It's actually rare in my (admittedly limited) experience to find this particular technique useful. If the hardware is detected by the OS, then it's typically found by the SDK. On the other hand it has proven useful for me as a first step in determining that there's a permissions issue with the HID device, a common ailment on the Linux platform which by default doesn't grant non-superusers access to arbitrary HID devices.
Access to the HMD follows the same patterns as the head tracker, but is even simpler. There's no intervening API other than whatever your OS provides for enumerating monitors. The file in which to start your investigation is OVR_<OS>_HMDDevice.cpp and the EnumerateDevices method of the class HMDDeviceFactory.
Interestingly, the mechanism for identifying the HMD appear to be radically different between operating systems this time. While for HID, the API for gathering information on each platform is different, in the end you're identifying the tracker by matching a product ID and vendor ID fetched from the platform specific API. With the HMD, each OS is using different information gathered from the available API to identify candidate monitors.
On OSX numeric identifiers culled from the functions CGDisplayVendorNumber and CGDisplayModelNumber are used to identify Rift displays. I assume these values are extracted somehow from the EDID information of the monitor.
On Windows platforms the SDK uses string matching against the DeviceID field contained in the Win32 DISPLAY_DEVICE structure for the given monitor. Again, this is presumably ultimately derived from the EDID information from the monitor.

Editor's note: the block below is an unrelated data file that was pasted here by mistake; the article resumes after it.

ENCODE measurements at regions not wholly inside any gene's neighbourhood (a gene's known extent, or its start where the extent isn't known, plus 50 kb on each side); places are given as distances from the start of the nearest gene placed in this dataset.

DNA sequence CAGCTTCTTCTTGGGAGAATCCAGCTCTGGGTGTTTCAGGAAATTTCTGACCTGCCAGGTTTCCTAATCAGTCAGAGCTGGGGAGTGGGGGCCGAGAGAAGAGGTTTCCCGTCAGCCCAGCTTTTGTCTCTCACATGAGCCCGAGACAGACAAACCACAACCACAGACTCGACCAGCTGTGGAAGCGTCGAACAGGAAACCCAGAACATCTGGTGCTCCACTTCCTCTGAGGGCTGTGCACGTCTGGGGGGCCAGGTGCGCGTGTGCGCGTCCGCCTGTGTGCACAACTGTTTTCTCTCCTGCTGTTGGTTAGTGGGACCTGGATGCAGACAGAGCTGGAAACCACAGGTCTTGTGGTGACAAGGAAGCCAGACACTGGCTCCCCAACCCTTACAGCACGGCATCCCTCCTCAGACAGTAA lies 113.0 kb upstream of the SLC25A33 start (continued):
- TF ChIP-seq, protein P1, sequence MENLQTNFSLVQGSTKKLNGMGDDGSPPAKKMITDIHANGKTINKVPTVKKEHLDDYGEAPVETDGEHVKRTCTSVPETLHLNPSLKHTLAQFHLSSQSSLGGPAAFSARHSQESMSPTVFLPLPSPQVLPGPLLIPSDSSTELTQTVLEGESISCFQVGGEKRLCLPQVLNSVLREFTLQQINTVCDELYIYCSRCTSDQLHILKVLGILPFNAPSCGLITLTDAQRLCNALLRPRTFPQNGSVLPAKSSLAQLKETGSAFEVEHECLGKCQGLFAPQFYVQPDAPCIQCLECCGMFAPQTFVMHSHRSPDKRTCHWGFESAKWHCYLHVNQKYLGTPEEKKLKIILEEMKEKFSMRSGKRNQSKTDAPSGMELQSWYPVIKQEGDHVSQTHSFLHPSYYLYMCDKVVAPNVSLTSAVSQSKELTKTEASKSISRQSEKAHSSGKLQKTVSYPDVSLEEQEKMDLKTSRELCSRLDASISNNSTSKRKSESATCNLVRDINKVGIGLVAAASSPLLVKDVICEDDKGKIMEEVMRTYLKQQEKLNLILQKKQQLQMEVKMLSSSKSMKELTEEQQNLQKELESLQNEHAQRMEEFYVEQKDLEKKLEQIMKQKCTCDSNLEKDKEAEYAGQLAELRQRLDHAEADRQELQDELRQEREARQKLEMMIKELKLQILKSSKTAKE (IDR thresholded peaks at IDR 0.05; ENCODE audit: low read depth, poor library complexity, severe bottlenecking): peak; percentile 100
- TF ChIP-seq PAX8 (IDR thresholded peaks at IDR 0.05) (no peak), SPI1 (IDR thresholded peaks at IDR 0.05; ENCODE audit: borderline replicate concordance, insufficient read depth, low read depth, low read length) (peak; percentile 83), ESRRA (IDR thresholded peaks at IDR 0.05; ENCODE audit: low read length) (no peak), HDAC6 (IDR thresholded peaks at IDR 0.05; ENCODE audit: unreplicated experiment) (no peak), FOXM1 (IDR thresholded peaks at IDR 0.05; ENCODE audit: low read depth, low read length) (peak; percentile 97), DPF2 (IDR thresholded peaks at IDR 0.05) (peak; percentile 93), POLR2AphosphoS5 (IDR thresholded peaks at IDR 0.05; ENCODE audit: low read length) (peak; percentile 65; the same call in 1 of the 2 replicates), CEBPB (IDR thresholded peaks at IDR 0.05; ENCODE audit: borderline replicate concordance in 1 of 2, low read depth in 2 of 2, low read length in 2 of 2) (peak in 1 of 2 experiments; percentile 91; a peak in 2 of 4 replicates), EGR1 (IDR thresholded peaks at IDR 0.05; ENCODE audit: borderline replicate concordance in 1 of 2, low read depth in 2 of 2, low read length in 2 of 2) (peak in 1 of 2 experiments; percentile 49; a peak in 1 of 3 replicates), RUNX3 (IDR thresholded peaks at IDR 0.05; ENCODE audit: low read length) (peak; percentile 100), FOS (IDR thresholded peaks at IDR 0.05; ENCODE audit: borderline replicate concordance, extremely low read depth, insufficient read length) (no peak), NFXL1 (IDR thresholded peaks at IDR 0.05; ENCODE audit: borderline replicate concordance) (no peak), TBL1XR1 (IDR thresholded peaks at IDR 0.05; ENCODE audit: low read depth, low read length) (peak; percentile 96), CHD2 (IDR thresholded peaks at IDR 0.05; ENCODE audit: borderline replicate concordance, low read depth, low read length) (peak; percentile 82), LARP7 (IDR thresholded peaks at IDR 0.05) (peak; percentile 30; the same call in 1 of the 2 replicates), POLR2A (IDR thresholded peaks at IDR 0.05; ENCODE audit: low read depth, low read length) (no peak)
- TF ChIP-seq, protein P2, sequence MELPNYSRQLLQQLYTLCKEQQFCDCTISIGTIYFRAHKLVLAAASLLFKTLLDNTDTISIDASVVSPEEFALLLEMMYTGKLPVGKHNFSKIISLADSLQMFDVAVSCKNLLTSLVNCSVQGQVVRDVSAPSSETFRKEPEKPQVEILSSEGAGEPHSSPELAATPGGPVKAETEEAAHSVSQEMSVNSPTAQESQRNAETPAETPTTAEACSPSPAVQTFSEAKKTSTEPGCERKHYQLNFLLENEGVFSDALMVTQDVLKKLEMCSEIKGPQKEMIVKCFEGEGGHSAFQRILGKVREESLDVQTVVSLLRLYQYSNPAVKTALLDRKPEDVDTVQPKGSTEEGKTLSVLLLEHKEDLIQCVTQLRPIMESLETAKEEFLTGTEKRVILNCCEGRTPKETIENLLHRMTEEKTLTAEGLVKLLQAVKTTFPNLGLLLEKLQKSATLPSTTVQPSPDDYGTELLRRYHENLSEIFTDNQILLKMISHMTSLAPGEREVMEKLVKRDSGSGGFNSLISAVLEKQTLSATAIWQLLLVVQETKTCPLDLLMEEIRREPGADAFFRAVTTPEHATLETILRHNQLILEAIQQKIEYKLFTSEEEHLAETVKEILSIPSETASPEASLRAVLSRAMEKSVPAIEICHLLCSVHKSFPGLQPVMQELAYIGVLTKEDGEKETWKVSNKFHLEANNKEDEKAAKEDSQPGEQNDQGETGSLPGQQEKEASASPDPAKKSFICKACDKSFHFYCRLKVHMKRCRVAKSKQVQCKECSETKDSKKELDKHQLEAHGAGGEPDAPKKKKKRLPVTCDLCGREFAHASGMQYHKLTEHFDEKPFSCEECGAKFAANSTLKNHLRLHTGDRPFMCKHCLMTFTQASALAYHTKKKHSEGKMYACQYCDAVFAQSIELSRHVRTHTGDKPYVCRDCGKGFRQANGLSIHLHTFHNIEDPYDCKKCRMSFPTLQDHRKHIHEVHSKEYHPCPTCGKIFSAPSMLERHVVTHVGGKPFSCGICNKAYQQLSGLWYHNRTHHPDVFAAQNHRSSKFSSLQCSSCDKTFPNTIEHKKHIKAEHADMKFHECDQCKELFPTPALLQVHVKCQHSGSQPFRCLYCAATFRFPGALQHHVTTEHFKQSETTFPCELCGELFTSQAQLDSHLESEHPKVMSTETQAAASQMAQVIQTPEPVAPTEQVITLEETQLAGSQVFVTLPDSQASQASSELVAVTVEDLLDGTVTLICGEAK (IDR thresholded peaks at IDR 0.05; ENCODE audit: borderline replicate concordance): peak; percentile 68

On Linux platforms, somewhat alarmingly, the SDK doesn't seem to use the EDID information at all. Instead it queries the Xinerama extension library for all the screens, and then iterates over them looking for ones that have a resolution of 1280x800. This can be problematic, since Xinerama will ignore the screen if it's not currently enabled, and worse, it's reporting the current display resolution of the screen, rather than the native resolution, so if your Rift defaulted to 1280x720 for some reason, it won't be detected. Hopefully this will change in a future release of the SDK. Xinerama is largely being displaced by the RANDR extension which allows access to the EDID information and would likely improve the reliability of HMD detection on Linux environments.
Right now, the identification of the HMD seems kind of sketchy, but this isn't any fault of Oculus VR. Up till now there really hasn't been a compelling need for an OS level concept of a 'different kind of monitor'. As such there's no real middle ground established for being able to query monitors and target them for output for graphics rendering, while still ignoring them for the purposes of the conventional OS desktop metaphor. If VR and AR hardware achieves more mainstream acceptance, this will undoubtedly change, with EDID extensions arriving to allow OS's to identify hardware that should be excluded from desktop rendering, but still made available via accelerated rendering APIs such as OpenGL and DirectX. In the nearer term, we can only hope OS developers enable some kind of manual mechanism to accomplish this via their respective 'Display' control panels.